And Jesse said to David his son, “Take for your brothers an ephah of this parched grain, and these ten loaves, and carry them quickly to the camp to your brothers. Also take these ten cheeses to the commander of their thousand. See if your brothers are well, and bring some token from them.” (vs. 17-18)

And David rose early in the morning and left the sheep with a keeper and took the provisions and went, as Jesse had commanded him. And he came to the encampment as the host was going out to the battle line, shouting the war cry. And Israel and the Philistines drew up for battle, army against army. (vs. 20-21)

And David left the things in charge of the keeper of the baggage and ran to the ranks and went and greeted his brothers. As he talked with them, behold, the champion, the Philistine of Gath, Goliath by name, came up out of the ranks of the Philistines and spoke the same words as before. And David heard him. (vs. 22-23)

All the men of Israel, when they saw the man, fled from him and were much afraid.  And the men of Israel said, “Have you seen this man who has come up? Surely he has come up to defy Israel. And the king will enrich the man who kills him with great riches and will give him his daughter and make his father’s house free in Israel.” (vs 24-25)

So, they assume the positions on the battle line as they probably did each day, and again, Goliath comes out, and the men scatter like mice. This time, David is there for his brothers, and he overhears the words of Goliath. Here is a boy, too young for war, and in the face of such a great danger, his response is:

Who is this uncircumcised Philistine, that he should defy the armies of the living God?” (vs 26)

When the words that David spoke were heard, they repeated them before Saul, and he sent for him. And David said to Saul, “Let no man’s heart fail because of him. Your servant will go and fight with this Philistine.” And Saul said to David, “You are not able to go against this Philistine to fight with him, for you are but a youth, and he has been a man of war from his youth.” (vs. 31-33)

From here, we all pretty much know how the story goes. David makes a case about how he has fought and killed a lion and bear to protect his sheep, and that he is confident he can take down this giant. I am still a little shocked that Saul would agree to let him, even after his explanation about bears and lions, but I guess the thrust of the words that helped convince Saul was when David said:

Your servant has struck down both lions and bears, and this uncircumcised Philistine shall be like one of them, for he has defied the armies of the living God.” - “The LORD who delivered me from the paw of the lion and from the paw of the bear will deliver me from the hand of this Philistine.” And Saul said to David, “Go, and the LORD be with you!” (vs. 36-37)

It seems a bit shocking that here we have King Saul, the largest man in the company, with the very freedom of the nation on the line, yet he felt it satisfactory to put all that was at stake into the hands of this young boy.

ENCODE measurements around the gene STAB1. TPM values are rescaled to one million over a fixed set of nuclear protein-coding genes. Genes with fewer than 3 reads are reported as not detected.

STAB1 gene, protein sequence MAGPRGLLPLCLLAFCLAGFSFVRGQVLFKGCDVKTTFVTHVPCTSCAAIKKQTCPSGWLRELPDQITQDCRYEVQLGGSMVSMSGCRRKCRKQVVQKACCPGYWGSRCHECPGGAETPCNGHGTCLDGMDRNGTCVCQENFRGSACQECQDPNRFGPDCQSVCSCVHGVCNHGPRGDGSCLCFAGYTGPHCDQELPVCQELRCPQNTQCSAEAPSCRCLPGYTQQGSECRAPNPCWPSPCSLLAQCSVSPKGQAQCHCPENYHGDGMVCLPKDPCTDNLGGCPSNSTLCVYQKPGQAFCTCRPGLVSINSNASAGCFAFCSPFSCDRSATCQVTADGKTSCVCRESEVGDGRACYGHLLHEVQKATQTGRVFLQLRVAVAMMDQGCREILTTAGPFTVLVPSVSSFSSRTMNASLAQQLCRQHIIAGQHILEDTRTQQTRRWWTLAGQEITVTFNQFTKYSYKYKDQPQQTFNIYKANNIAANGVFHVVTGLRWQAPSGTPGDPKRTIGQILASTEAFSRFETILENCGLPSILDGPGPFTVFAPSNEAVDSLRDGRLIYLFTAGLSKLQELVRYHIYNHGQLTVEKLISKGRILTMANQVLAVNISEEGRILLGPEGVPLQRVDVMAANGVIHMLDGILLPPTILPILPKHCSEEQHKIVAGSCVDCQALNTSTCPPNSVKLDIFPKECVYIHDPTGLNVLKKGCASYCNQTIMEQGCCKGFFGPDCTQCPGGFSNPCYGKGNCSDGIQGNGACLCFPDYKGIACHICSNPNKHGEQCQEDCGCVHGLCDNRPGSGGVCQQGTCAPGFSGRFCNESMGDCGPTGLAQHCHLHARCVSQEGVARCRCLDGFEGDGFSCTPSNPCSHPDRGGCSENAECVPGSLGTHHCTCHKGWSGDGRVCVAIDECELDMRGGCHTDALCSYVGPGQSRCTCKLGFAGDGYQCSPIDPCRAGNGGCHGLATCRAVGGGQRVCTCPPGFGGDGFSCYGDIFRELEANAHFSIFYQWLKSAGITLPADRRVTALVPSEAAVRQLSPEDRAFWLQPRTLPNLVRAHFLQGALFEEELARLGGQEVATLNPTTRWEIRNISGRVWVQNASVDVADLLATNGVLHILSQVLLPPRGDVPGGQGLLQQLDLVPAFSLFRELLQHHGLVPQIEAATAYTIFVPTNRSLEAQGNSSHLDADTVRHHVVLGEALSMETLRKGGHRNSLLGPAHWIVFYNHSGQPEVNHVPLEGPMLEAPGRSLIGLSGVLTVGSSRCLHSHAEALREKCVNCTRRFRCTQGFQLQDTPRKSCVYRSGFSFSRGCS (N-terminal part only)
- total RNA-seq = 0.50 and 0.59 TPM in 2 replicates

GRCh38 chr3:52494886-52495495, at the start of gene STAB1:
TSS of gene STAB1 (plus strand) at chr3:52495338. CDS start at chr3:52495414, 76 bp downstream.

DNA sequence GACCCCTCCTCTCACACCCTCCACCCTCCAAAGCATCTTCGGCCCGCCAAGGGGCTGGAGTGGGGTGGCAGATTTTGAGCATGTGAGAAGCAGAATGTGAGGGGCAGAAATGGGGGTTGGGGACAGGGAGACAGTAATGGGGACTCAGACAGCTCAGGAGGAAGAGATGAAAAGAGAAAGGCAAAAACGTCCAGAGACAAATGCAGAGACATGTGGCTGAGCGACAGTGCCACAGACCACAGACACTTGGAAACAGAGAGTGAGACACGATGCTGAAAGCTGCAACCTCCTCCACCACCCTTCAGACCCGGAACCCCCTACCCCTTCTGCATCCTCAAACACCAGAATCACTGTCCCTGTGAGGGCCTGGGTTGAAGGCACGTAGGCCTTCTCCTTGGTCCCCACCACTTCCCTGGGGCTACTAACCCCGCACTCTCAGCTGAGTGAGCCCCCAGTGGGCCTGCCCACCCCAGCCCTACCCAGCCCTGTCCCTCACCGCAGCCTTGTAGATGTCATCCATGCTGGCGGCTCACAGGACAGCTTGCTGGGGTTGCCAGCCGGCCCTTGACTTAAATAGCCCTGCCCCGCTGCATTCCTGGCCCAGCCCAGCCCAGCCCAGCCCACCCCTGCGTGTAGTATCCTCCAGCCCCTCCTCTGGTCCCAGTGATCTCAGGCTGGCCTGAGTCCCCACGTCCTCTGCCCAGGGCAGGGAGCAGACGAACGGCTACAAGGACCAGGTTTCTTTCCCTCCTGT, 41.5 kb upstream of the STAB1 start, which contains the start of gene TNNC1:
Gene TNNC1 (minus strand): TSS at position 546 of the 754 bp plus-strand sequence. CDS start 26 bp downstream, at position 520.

The story continues as David finds no armor suitable for his stature, so he takes his staff, a sling, and five smooth stones in his pouch. Goliath approaches, laughs, mocks and curses at David. Then, it is David’s response that should be the battle cry of us all when we’re faced with overwhelming odds:

Then David said to the Philistine, “You come to me with a sword and with a spear and with a javelin, but I come to you in the name of the LORD of hosts, the God of the armies of Israel, whom you have defied. This day the LORD will deliver you into my hand, and I will strike you down and cut off your head. 

And I will give the dead bodies of the host of the Philistines this day to the birds of the air and to the wild beasts of the earth, that all the earth may know that there is a God in Israel, and that all this assembly may know that the LORD saves not with sword and spear. For the battle is the LORD’s, and he will give you into our hand.” (vs. 45-47)

And of course, we know he was triumphant in battle, and indeed took down the giant. 

So here is a young boy, who takes on this overwhelming obstacle, based solely on a faith and trust in the power and protection of the Lord. He knew that if the Lord had given him victory as he stood up along against a lion as well as a bear, in a situation where the name and reputation of the Lord were not even under attack, that surely he would bring the victory when it was under attack.

I am sure David grew up hearing the tales and becoming well versed in the writings on YHWH from his forefathers, and their battles in earlier times. Like the story in Duet. 20:

“When you go out to war against your enemies, and see horses and chariots and an army larger than your own, you shall not be afraid of them, for the LORD your God is with you, who brought you up out of the land of Egypt. And when you draw near to the battle, the priest shall come forward and speak to the people and shall say to them, ‘Hear, O Israel, today you are drawing near for battle against your enemies: let not your heart faint. Do not fear or panic or be in dread of them, for the LORD your God is he who goes with you to fight for you against your enemies, to give you the victory.’ (Duet. 20:1-4 ESV)
 
This is the first story we will examine, and just the laying of the foundation of the topic at hand, which we will reume in the next section.
 
Part 1 | Part 2 | Part 3 | Part 4